What is pension liberation fraud and how could it affect me?10 February 2015
Pension liberation is a transfer of a scheme member’s pension savings to an arrangement that claims to allow them access to their funds before age 55.
Pension liberation can be illegal, and members are often misled about the key consequences of entering into one of these arrangements. Also, there's no guarantee that members will get their money back if something goes wrong.
Pension liberation can result in tax charges and penalties of more than half the value of a member’s pension savings, and the people being targeted are usually not told about these tax implications.
More and more companies are targeting savers claiming they can help them take, or access, their pension cash early. Individuals may be targeted through websites, mass texting or through cold calls. You should never give out personal information in response to an unsolicited text or a cold call. You should always make sure that you know who you're dealing with.
How could I be affected?
You may be:
- poorer in retirement
- charged unexpectedly high fees
- misled as to the consequences of the transfer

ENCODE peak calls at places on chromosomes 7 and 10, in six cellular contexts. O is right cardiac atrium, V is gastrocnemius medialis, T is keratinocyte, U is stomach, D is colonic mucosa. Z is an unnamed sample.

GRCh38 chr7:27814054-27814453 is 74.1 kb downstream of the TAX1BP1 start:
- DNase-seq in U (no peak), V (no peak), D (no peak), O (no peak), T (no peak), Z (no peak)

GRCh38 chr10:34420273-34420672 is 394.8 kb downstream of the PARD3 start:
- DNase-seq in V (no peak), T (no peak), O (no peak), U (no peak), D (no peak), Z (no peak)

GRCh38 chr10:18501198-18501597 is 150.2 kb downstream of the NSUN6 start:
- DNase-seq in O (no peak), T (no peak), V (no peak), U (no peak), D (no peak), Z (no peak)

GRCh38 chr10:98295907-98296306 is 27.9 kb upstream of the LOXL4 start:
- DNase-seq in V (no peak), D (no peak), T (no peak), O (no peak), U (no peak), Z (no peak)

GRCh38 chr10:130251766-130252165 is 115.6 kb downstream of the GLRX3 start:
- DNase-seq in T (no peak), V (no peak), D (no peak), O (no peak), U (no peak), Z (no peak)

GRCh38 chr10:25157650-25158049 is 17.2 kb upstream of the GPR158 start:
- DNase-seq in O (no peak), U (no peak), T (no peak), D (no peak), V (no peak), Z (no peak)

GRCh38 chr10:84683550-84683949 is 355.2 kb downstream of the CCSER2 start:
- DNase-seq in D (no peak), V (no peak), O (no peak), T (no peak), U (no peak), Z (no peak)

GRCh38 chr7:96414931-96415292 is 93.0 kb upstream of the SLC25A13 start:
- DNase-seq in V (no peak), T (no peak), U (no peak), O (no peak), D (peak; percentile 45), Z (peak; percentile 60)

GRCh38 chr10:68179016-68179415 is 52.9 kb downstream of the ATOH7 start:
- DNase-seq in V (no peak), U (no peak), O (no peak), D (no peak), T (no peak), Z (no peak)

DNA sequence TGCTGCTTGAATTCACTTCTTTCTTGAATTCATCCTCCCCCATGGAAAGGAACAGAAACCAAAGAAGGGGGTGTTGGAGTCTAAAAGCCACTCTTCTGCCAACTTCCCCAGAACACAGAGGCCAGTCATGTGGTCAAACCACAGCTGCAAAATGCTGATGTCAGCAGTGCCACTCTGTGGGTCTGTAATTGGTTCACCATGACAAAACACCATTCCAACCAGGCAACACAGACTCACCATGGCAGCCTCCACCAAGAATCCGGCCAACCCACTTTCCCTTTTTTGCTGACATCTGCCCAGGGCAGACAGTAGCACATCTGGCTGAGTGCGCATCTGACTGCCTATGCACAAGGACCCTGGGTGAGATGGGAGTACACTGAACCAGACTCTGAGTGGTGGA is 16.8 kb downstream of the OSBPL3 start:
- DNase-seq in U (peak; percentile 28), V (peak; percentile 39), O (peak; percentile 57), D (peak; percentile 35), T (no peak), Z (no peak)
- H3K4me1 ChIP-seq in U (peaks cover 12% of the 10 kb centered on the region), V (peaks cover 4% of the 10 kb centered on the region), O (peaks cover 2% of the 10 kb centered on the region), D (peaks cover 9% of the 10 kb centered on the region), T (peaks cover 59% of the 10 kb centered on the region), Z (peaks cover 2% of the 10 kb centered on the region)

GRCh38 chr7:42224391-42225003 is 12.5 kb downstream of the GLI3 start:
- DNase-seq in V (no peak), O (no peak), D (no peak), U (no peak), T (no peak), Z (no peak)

- subject to significant charges by HM Revenue and Customs (HMRC)
- a victim of theft and lose all your pension funds
The Pensions Regulator provides some background on how to spot potential pension scams, what to do if you suspect a scam and who to contact. See the action pack (PDF - 1.6mb)(Opens new window)(Opens new window) and this leaflet(Opens new window) from the pensions regulator.
Pension liberation fraud shouldn't be confused with 'pension unlocking', where a person aged 55 or over can release up to 25% of their total pension as a tax-free lump sum. Or in certain medical circumstances, such as terminal illness, pensions funds may be released early, however medical evidence would be required.
If you're considering transferring your pension, we recommend you take advice from a professional financial adviser and make sure that this is unbiased advice from someone who isn't associated with the proposal you may have received. You can check if an adviser is registered with the Financial Conduct Authority.
We recommend that you read the pension fraud awareness leaflet(Opens new window), available on the Pensions Advisory Service website, which provides information on how to avoid becoming a victim of a pension scam.
Converting a pension into cash might sound very attractive to people who urgently need money. However, if something sounds too good to be true, it usually is.
We reserve the right to carry out due diligence on new schemes or schemes unknown to us as part of our duties as scheme Trustee. In certain circumstances, this could result in a delay in your pension transfer.